Life Quality After Prostate Cancer
Neglected Side Effects Predict Satisfaction With Prostate Cancer Treatment
WebMD News Archive
March 19, 2008 -- Side effects men rarely think about before prostate
cancer treatment have huge effects on their after-treatment quality of
The finding comes from a study of 1,201 men -- and 625 of their spouses
or life partners -- before and after they received different treatments for prostate cancer at nine different
high-quality hospitals. All the treatments were successful in that none of the
men died from prostate cancer or from the treatment.
But not all of the men, or their life partners, were happy with the side
effects they experienced after treatment. Some were disturbed by impotence or
urinary/bowel incontinence, the symptoms on
which pretreatment doctor-patient discussions tend to focus.
More neglected symptoms -- related to urinary obstruction or to
"vitality" -- were equally disturbing, found Martin G. Sanda, MD,
director of the Prostate Care Center at Beth Israel Deaconess Medical Center,
"The nice part of the prostate cancer story is that, by and large, the
vast majority of patients are cured. Now the emphasis is on quality of
survival," Sanda tells WebMD. "So we did a catchall study to see if
there are things we can find out to make patients and doctors more accurately
predict what the patient's outcomes will be, and to empower patients to make
decisions based on what is right for them."
The study focused on the side effects men experience in the 24 months after
various prostate cancer treatments:
- Radical prostatectomy, surgery to remove the prostate, using or not using
- External-beam radiotherapy, using newer techniques, either with or without
- Brachytherapy, implantation of radioactive seeds, either with or without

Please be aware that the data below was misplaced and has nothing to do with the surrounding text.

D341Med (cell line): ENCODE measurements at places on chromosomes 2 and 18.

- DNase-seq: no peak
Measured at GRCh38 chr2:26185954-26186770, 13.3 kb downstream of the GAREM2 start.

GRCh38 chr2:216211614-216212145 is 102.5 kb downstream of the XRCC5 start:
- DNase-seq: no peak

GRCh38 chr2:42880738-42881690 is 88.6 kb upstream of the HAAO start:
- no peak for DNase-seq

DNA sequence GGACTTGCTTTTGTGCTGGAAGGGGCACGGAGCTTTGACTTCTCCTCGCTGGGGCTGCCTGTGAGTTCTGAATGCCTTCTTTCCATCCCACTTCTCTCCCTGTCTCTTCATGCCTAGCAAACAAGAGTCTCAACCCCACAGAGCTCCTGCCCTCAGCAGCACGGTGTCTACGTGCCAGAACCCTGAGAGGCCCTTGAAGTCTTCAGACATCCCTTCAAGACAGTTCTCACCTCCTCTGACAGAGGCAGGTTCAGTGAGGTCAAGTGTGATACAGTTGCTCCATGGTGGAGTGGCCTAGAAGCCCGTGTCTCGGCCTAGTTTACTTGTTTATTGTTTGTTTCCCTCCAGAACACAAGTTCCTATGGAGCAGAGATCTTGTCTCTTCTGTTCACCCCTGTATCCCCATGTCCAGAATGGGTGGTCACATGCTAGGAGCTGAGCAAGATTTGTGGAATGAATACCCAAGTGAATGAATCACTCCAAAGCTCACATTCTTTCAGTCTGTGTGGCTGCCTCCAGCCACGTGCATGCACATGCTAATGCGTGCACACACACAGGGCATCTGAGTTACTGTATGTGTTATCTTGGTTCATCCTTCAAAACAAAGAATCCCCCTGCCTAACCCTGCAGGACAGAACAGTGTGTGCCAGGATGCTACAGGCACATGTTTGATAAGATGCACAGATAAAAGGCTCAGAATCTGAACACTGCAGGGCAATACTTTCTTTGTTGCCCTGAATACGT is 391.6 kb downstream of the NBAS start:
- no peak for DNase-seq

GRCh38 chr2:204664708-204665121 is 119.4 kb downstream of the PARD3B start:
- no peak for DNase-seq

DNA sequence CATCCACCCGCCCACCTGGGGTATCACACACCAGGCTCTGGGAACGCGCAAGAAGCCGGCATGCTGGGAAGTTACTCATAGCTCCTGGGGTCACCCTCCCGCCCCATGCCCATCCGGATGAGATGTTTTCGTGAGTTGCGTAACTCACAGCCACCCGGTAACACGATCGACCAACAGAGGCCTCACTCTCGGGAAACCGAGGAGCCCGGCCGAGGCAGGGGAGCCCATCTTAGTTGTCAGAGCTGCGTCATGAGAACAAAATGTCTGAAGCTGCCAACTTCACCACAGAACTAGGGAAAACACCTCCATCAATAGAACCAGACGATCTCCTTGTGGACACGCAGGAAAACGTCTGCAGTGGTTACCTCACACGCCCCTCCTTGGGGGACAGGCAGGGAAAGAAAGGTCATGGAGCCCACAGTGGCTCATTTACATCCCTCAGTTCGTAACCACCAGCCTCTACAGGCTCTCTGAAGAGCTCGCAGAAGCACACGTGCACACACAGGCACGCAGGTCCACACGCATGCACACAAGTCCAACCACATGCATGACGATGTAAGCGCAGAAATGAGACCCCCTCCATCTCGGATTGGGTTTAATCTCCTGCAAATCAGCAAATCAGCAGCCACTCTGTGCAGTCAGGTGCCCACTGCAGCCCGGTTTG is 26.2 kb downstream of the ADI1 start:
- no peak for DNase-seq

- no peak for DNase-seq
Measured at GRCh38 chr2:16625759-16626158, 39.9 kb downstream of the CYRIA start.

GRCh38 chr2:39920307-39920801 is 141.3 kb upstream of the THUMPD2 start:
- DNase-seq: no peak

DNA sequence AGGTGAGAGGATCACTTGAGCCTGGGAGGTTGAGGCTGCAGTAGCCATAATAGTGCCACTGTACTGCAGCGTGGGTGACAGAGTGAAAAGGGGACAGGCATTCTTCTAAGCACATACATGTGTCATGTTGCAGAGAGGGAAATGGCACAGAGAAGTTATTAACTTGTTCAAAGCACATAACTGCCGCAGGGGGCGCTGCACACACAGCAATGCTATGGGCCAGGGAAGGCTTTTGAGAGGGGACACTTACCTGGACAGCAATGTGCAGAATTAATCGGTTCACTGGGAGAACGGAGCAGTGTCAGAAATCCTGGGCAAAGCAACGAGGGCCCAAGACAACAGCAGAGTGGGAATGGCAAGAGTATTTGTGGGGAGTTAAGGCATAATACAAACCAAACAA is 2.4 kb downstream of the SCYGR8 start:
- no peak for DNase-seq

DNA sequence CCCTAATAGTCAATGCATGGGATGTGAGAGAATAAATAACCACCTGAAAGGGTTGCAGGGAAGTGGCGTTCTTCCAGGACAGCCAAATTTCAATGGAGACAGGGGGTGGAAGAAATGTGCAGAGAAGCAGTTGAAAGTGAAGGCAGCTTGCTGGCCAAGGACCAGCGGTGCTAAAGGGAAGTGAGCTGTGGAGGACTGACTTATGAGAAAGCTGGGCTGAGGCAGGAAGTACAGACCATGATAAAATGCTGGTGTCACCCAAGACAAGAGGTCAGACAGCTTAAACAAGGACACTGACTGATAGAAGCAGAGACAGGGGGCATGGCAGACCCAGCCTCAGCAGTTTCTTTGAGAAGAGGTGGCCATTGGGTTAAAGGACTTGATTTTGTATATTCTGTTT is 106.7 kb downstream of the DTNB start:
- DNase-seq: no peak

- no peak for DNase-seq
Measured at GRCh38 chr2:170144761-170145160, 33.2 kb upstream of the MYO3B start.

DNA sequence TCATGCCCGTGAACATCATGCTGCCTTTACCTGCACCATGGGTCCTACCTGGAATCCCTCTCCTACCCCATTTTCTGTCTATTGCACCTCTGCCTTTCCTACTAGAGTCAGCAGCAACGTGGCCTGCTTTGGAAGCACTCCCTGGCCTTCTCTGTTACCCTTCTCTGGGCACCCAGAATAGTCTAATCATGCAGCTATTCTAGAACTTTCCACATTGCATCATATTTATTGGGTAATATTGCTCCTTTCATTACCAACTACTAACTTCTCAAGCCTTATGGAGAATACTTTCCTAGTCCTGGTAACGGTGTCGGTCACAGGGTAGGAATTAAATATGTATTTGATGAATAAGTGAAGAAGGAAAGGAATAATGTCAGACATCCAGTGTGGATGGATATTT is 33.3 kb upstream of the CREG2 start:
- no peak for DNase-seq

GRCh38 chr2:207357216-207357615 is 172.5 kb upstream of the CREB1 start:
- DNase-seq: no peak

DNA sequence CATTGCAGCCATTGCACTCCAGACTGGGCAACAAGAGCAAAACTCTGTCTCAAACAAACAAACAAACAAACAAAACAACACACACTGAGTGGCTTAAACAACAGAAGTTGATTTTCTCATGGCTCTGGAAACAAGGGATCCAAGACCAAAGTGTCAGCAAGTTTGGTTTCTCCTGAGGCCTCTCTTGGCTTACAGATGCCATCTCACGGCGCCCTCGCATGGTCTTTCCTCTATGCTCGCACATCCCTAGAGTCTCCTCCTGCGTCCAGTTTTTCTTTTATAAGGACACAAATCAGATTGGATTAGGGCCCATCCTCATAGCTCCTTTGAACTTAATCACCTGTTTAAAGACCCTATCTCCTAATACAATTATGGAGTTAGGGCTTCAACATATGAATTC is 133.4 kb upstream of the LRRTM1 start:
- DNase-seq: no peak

Prostate Cancer Treatment Risks Differ
Every one of these prostate cancer treatments is linked to serious side
effects. Each one has a
different side-effect profile.
When discussing which treatment would be best for an individual patient,
Sanda says doctors and patients tend to focus on three main side effects:
sexual dysfunction, rectal incontinence, and urinary incontinence.
Those side effects have a huge impact on the lives of patients and their
partners. But Sanda and colleagues find that other side effects have just as
much impact. These fall into two main groups:
- Symptoms related to urinary irritation or obstruction, such as pain during urination, weak
stream, and increased urination frequency.
- "Vitality" issues, including energy level, mood, perception of fitness, and weight.
"One thing that is new here is the entire notion that symptoms related
to urinary obstruction are an important component of quality of life in these
patients," Sanda says. "It is something that should be brought up to
the same degree as issues of impotence or rectal incontinence
Also new is the concept of "vitality" after prostate cancer
"Vitality is not a concrete physical symptom or something you can
directly measure," Sanda says. "But the things in this area that
patients reported being affected by treatment are things like energy level,
mood, and perception of fitness, or weight. For some patients, especially those
treated with hormone-suppressing therapy, this was at least as troublesome to
them as impotence and bowel problems."